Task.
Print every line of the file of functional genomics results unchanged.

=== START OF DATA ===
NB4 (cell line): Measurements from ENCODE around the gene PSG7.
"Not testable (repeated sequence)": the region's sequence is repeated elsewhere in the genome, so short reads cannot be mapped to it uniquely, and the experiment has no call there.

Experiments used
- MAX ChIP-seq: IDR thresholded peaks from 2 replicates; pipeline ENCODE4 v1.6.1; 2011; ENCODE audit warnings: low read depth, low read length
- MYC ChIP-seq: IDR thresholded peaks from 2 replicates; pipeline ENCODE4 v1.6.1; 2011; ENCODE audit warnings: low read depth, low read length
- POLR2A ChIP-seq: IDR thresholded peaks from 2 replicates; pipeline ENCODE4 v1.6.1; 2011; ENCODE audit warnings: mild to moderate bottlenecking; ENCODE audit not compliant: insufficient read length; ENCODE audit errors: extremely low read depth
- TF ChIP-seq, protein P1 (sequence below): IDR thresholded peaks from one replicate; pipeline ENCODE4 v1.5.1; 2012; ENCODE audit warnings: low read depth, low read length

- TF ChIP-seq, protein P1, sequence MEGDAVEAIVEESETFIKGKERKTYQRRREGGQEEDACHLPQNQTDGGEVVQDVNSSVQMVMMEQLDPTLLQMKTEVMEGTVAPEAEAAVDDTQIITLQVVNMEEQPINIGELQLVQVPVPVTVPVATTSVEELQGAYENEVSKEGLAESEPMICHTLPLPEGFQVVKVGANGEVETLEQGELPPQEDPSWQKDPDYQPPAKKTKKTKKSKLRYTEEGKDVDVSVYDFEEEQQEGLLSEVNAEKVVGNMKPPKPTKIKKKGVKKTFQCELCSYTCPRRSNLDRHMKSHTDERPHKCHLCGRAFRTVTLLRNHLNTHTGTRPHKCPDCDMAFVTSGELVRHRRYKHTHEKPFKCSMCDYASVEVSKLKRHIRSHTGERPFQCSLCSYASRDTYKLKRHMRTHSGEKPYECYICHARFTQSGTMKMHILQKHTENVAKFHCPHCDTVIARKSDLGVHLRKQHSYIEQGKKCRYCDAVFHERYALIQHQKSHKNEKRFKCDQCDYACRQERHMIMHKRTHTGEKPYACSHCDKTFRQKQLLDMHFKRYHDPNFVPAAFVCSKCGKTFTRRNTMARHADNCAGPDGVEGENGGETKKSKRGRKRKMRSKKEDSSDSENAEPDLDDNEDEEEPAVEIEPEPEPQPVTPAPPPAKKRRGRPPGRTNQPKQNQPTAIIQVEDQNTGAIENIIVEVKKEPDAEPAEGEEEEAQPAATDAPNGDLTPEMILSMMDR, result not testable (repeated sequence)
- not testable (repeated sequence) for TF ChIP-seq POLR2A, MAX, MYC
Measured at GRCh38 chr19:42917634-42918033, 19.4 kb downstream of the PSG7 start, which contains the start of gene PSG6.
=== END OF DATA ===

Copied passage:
NB4 (cell line): Measurements from ENCODE around the gene PSG7.
"Not testable (repeated sequence)": the region's sequence is repeated elsewhere in the genome, so short reads cannot be mapped to it uniquely, and the experiment has no call there.

Experiments used
- MAX ChIP-seq: IDR thresholded peaks from 2 replicates; pipeline ENCODE4 v1.6.1; 2011; ENCODE audit warnings: low read depth, low read length
- MYC ChIP-seq: IDR thresholded peaks from 2 replicates; pipeline ENCODE4 v1.6.1; 2011; ENCODE audit warnings: low read depth, low read length
- POLR2A ChIP-seq: IDR thresholded peaks from 2 replicates; pipeline ENCODE4 v1.6.1; 2011; ENCODE audit warnings: mild to moderate bottlenecking; ENCODE audit not compliant: insufficient read length; ENCODE audit errors: extremely low read depth
- TF ChIP-seq, protein P1 (sequence below): IDR thresholded peaks from one replicate; pipeline ENCODE4 v1.5.1; 2012; ENCODE audit warnings: low read depth, low read length

- TF ChIP-seq, protein P1, sequence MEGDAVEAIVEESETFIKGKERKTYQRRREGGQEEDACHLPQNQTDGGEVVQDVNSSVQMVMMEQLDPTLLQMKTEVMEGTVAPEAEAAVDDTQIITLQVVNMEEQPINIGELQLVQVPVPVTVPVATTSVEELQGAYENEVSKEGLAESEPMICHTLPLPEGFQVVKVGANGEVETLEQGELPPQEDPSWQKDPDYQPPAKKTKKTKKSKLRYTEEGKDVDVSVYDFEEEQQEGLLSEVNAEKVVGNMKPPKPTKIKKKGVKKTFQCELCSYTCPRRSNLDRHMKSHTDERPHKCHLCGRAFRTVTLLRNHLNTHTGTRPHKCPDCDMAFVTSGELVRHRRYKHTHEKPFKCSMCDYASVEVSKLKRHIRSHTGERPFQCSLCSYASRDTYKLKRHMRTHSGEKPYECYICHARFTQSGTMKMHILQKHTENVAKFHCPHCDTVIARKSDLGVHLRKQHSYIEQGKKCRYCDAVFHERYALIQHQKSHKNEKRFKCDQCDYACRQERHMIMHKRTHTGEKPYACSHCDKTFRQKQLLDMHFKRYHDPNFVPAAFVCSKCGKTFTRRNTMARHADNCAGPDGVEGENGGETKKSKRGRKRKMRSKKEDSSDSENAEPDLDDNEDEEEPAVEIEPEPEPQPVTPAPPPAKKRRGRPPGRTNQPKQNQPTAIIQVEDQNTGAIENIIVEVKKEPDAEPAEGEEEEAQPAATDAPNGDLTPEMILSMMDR, result not testable (repeated sequence)
- not testable (repeated sequence) for TF ChIP-seq POLR2A, MAX, MYC
Measured at GRCh38 chr19:42917634-42918033, 19.4 kb downstream of the PSG7 start, which contains the start of gene PSG6.